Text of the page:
Tuesday, March 18, 2008

The Decompression Project - Teenage Wasteland

Okay I guess I got a little bit confused between collections I was reading in yesterday's post.  It seems that the scene with Spider-man and the police officer was in the Hobgoblin collection and not the Superstars collection.  My comments still stand, that I think it is a solid bit of development and it's a refreshing change to see Peter being reluctant to accept a mentor, and more so that there is what appears to be a decent mentor figure being developed for him.  They're not quite colleagues but they certainly are aiming for the same goals and with somewhat similar attitudes although she is able to better express herself.


Now, I know the Harry Osborn story and most people had exposure to a version of it in Spiderman 3.  This Ultimate version is done exceptionally well.  Whenever Peter fought Norman it was completely one sided, in that one figure was superior in all regards but was constantly defeated because of his pride in his science.  Peter's strength isn't from his person or even from his belief in himself but his ability to consider others no matter the cost.  That is what helps him win the day, along with a few well timed kicks and webbings.


With Harry, things are different because Peter is being forced into a situation that isn't just personal but also one of equals.  Both Peter and Harry are victims of circumstance and end up clashing because of outside influences.  Neither of them want to do it, which makes the situation entirely tragic.  They are characters without the freedom to avoid this clash.  It is tragic because it is simply unavoidable no matter how hard both try to avoid the situation.


And there is major heartbreak here too as Peter starts to actually react to the death and violence that has occurred simply because he exists.  Yes, his actions ultimately led to Uncle Ben's death but it was his existence that led to Gwens, and really, in both cases he was never directly responsible.  Here we see a teenager begin to grieve by simply not being able to process his role or accept that he was entirely helpless.  He's terrified for his loved ones and the art and dialogue capture that sentiment note perfectly here.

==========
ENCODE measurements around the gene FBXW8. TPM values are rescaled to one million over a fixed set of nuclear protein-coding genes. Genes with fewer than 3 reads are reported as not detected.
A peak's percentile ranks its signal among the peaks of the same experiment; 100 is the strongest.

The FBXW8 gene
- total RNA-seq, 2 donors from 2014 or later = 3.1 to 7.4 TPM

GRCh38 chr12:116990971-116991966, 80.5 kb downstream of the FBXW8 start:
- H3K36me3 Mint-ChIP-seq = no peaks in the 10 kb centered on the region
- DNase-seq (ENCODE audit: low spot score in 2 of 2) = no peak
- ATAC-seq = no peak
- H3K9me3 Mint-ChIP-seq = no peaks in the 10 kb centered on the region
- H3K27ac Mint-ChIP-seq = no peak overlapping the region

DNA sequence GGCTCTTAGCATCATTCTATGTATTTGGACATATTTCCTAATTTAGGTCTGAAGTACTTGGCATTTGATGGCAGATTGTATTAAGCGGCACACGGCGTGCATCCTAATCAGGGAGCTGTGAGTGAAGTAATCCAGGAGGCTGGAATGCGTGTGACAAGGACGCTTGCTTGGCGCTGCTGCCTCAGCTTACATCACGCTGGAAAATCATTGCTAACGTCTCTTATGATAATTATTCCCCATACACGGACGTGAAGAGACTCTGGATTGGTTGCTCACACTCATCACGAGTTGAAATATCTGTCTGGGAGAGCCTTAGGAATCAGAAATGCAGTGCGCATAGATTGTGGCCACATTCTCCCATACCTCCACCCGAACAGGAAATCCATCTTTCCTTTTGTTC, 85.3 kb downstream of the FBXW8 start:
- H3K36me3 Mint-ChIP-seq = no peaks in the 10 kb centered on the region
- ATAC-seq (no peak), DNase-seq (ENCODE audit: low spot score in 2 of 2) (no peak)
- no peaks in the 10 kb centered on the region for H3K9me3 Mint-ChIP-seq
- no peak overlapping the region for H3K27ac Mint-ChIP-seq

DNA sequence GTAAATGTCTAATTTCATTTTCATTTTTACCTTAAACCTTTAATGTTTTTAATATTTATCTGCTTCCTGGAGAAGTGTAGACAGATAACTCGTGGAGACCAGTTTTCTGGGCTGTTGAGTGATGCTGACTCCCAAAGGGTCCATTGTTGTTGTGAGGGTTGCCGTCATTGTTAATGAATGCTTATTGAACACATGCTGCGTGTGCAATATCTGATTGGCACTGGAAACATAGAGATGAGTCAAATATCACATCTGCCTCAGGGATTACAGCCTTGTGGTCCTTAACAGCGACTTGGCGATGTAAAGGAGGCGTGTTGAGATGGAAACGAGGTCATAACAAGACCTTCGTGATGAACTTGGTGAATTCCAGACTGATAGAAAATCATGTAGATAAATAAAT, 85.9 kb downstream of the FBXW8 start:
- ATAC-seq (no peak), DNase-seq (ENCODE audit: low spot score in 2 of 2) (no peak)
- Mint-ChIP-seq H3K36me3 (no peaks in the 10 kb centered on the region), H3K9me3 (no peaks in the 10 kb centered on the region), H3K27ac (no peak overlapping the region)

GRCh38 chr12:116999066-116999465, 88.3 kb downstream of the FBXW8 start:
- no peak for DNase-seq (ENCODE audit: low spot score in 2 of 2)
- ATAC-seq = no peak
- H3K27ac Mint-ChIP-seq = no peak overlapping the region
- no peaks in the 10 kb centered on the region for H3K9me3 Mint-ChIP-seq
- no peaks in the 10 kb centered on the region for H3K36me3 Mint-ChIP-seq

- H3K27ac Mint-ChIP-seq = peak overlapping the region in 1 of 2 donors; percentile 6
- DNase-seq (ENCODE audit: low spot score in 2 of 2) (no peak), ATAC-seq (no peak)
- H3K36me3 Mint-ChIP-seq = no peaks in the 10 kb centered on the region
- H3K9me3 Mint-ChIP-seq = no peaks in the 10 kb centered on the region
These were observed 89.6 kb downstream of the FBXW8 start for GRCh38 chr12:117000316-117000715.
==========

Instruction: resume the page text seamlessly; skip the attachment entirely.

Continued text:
Now the Harry Osborn story is also captured quite well in that it is never quite clear what is real and what isn't.  Yes there were hypnotherapy sessions, but what is S.H.I.E.L.D.'s role in all of this?  Did Harry bring it on himself or was he programmed by his father?  Was he exposed accidentally to be latently activated or did he experiment upon himself?  There are no answers here and while it helps enforce how scary dealing with mental illness can be it also makes Harry a sympathetic character as well.  He is dealing with demons just like Peter is, but this is the result of having (letting or being programmed to) the demons win.  It moves him to embody rage and destruction of anything connected to him, which is what Peter is feeling but he manages to embody the sadness and grief that is required to process these situations.


This collection ends with a MJ centric issue that manages to hit all the notes that the Aunt May issue flubbed.  She is given believable situations to react to, rather than talking to a therapist about seemingly random fears that have no bearing on her day to day existence.  It's about MJ and why she loves Peter and in the end it is a solid issue offering a fly on the wall point-of-view for a day in the life of a superhero's girlfriend.  Suddenly, I feel like MJ has a bit more depth, which is what I needed from the series quite a while ago so it was nice to see it here.
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